Published: Sept. 1, 2010
Updated: Sept. 1, 2010
When a child needs medical attention, a parent has to decide where to go for treatment depending on when the child becomes ill, the degree of illness, and the proximity to one of our locations. Luckily, we have many options at Duke.
Duke Children’s Primary Care has an extensive primary care network that can see patients Monday to Friday during the day -- and Saturday morning at our Roxboro Street location.
When our primary care locations are closed, we have Duke Urgent Care clinics open 365 days a year at Brier Creek, Hillandale Road, Morrisville, Knightdale, and Fayetteville Road.
And we have the Duke Emergency Department (ED) and its dedicated Pediatric Center, which is open 24 hours a day, seven days a week.
In general, appointments for colds, chronic diseases, and an occasional ear infection can be scheduled easily within 24 hours at one of our primary care sites. Children with issues in need of immediate care outside of clinic hours can be seen at the urgent care sites. But some children have urgent or emergent issues at unusual hours and may need to be seen in the emergency department.
Dr. James Fox, a Duke pediatric emergency department physician, explains which symptoms indicate a visit to the ED is needed.
-- Dennis Clements MD, PhD, MPH
Unfortunately, every year millions of children in the United States will require emergent medical care for a wide variety of injuries and illnesses. Fortunately for the children living in the Triangle, Duke University Hospital has a specialized area in the emergency department that only treats children.
The multidisciplinary medical team takes great care in providing age and developmentally appropriate treatment to children in the ED. The pediatric ED at Duke cares for children 24 hours a day, every day of the year with direct and immediate access to experts in every pediatric subspecialty should the need arise.
Many children cared for in the pediatric ED do not have life-threatening conditions, and many of the children’s conditions may be cared for by the child’s primary care physician.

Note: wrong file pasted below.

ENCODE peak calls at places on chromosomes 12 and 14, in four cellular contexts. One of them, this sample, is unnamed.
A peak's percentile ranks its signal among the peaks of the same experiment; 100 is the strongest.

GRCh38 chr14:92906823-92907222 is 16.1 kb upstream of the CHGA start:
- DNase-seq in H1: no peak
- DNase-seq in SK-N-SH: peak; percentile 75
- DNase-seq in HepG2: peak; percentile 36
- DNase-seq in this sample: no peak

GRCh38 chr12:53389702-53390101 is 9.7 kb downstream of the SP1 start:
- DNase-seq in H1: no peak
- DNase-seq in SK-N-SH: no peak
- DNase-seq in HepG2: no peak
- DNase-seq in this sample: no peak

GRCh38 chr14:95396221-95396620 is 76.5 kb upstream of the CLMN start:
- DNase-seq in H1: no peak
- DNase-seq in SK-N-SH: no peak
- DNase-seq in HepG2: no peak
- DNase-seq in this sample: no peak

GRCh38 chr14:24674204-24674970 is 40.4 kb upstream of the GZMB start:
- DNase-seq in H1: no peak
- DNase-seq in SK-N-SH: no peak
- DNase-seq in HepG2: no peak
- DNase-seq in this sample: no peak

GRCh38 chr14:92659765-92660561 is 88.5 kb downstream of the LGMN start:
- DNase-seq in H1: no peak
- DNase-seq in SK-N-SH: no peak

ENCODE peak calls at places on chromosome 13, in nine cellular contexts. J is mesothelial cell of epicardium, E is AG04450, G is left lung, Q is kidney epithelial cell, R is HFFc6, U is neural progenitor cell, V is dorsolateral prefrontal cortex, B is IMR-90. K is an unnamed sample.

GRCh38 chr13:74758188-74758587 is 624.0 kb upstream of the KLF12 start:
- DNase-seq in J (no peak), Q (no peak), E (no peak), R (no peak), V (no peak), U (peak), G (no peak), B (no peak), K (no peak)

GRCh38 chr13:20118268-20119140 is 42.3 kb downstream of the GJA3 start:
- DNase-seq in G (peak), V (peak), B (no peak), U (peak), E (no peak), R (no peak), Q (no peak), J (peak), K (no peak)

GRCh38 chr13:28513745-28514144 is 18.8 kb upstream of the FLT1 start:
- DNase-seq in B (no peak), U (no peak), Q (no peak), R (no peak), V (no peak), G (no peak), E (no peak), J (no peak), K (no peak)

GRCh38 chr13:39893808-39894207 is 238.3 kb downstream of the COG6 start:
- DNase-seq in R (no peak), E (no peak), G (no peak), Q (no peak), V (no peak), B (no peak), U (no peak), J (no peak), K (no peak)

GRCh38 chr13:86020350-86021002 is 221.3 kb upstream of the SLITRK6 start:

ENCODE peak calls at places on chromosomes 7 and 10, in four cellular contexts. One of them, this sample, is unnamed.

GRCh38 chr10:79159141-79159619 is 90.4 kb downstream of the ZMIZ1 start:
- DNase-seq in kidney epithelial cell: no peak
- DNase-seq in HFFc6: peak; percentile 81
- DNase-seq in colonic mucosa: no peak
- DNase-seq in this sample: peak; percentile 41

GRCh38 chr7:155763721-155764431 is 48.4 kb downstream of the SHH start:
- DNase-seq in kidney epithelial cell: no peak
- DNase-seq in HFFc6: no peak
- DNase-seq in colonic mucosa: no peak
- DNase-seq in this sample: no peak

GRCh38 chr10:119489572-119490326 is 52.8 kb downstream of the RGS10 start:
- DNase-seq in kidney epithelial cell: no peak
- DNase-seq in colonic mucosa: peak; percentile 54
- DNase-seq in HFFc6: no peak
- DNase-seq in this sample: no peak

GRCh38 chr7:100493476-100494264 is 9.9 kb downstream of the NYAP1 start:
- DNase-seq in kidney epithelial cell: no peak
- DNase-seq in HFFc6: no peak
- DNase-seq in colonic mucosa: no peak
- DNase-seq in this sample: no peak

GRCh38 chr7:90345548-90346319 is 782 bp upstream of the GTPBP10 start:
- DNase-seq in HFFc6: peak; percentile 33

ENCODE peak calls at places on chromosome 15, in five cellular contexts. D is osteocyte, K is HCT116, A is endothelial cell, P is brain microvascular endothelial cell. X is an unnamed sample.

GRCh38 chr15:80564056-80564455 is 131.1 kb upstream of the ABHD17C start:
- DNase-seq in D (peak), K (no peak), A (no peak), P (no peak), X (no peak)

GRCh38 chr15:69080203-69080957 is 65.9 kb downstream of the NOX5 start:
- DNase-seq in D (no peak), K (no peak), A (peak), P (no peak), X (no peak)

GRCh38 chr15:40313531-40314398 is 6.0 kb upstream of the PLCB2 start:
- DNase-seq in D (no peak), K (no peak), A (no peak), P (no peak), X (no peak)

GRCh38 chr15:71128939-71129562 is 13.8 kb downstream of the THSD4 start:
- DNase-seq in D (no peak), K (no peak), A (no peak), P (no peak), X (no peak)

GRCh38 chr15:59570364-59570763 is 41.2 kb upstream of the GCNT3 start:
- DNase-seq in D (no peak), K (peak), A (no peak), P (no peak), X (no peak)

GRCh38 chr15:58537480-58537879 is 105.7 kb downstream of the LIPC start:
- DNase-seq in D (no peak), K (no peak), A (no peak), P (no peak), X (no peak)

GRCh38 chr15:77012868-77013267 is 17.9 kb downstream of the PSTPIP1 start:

However, there are many illness which are best cared for in the pediatric ED. The following are a few examples of conditions that should be treated in the pediatric ED. (This list is not meant to be all-inclusive.)
There are many causes of labored breathing in children. However, if at any time you are concerned about your child’s breathing, he should be evaluated quickly by a physician. Signs of difficulty breathing include:
Here are a few specific considerations in children with trouble breathing:
While the vast majority of children who have a fever do not have a dangerous illness, fever may be a marker of a serious infection (e.g. meningitis, pneumonia, urinary tract infection). Children with fever are often tired, much less active, and less interested in eating and drinking.
Giving your child weight-appropriate doses of acetaminophen (Tylenol) or ibuprofen (Motrin; do not use if your child is less than six months old) may make your child feel better and more interested in eating and drinking.
You should bring your child to the ED for evaluation if your child:
Call 911 immediately if your child has a fever and:
If your child has ingested a toxic chemical (fertilizer, household cleaners, insecticides, oils, etc.) or a medication that was not prescribed to him or taken in an excessive amount (this includes over-the-counter and herbal or “natural” products), he may require an ED evaluation.
If your child is acting normally or you are unsure if he swallowed a potentially poisonous substance, a call to the Poison Center will be helpful (800-222-1222).
Call 911 immediately if your poisoned child:
When children injure bones, parents often wonder when it is necessary to bring their child to the ED for evaluation. Here are some guidelines:
If you believe your child’s injured bone needs to be evaluated in the ED, you may give your child a dose of Tylenol or Motrin but do not allow your child to have anything to eat or drink until he is evaluated by a physician.
-- James Fox, MD, is a physician in the Duke Department of Pediatrics' Division of Hospital and Emergency Medicine.
-- Dennis Clements, MD, PhD, MPH, is the chief of primary care pediatrics at Duke Children's Hospital.